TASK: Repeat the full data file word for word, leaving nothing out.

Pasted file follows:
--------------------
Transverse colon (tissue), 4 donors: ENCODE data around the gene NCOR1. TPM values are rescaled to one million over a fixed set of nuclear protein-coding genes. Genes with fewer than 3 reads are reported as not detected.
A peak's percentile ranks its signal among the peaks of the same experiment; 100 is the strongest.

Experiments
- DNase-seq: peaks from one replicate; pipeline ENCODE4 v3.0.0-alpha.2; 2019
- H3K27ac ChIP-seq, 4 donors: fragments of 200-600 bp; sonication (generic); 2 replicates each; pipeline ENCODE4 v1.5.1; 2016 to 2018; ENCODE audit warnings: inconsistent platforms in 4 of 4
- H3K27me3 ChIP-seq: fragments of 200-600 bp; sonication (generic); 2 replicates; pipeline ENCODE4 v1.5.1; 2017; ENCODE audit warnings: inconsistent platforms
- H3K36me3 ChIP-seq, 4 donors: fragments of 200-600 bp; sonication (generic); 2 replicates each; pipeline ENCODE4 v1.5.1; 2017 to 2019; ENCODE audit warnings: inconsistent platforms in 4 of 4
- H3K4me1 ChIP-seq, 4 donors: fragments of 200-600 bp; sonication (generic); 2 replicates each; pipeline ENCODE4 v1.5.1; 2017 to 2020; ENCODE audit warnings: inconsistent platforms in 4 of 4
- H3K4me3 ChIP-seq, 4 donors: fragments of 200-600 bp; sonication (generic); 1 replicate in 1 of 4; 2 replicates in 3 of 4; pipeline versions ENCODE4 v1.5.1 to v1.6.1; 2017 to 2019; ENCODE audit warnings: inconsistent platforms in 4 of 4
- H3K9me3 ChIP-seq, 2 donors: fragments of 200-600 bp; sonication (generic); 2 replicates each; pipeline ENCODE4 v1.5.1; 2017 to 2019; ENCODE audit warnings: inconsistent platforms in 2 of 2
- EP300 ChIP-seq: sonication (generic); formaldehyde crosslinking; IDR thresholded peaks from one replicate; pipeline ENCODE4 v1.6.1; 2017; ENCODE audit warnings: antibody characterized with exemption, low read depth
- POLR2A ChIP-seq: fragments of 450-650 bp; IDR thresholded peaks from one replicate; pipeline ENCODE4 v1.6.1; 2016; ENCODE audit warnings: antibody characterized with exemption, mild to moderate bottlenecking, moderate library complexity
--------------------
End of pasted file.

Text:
Transverse colon (tissue), 4 donors: ENCODE data around the gene NCOR1. TPM values are rescaled to one million over a fixed set of nuclear protein-coding genes. Genes with fewer than 3 reads are reported as not detected.
A peak's percentile ranks its signal among the peaks of the same experiment; 100 is the strongest.

Experiments
- DNase-seq: peaks from one replicate; pipeline ENCODE4 v3.0.0-alpha.2; 2019
- H3K27ac ChIP-seq, 4 donors: fragments of 200-600 bp; sonication (generic); 2 replicates each; pipeline ENCODE4 v1.5.1; 2016 to 2018; ENCODE audit warnings: inconsistent platforms in 4 of 4
- H3K27me3 ChIP-seq: fragments of 200-600 bp; sonication (generic); 2 replicates; pipeline ENCODE4 v1.5.1; 2017; ENCODE audit warnings: inconsistent platforms
- H3K36me3 ChIP-seq, 4 donors: fragments of 200-600 bp; sonication (generic); 2 replicates each; pipeline ENCODE4 v1.5.1; 2017 to 2019; ENCODE audit warnings: inconsistent platforms in 4 of 4
- H3K4me1 ChIP-seq, 4 donors: fragments of 200-600 bp; sonication (generic); 2 replicates each; pipeline ENCODE4 v1.5.1; 2017 to 2020; ENCODE audit warnings: inconsistent platforms in 4 of 4
- H3K4me3 ChIP-seq, 4 donors: fragments of 200-600 bp; sonication (generic); 1 replicate in 1 of 4; 2 replicates in 3 of 4; pipeline versions ENCODE4 v1.5.1 to v1.6.1; 2017 to 2019; ENCODE audit warnings: inconsistent platforms in 4 of 4
- H3K9me3 ChIP-seq, 2 donors: fragments of 200-600 bp; sonication (generic); 2 replicates each; pipeline ENCODE4 v1.5.1; 2017 to 2019; ENCODE audit warnings: inconsistent platforms in 2 of 2
- EP300 ChIP-seq: sonication (generic); formaldehyde crosslinking; IDR thresholded peaks from one replicate; pipeline ENCODE4 v1.6.1; 2017; ENCODE audit warnings: antibody characterized with exemption, low read depth
- POLR2A ChIP-seq: fragments of 450-650 bp; IDR thresholded peaks from one replicate; pipeline ENCODE4 v1.6.1; 2016; ENCODE audit warnings: antibody characterized with exemption, mild to moderate bottlenecking, moderate library complexity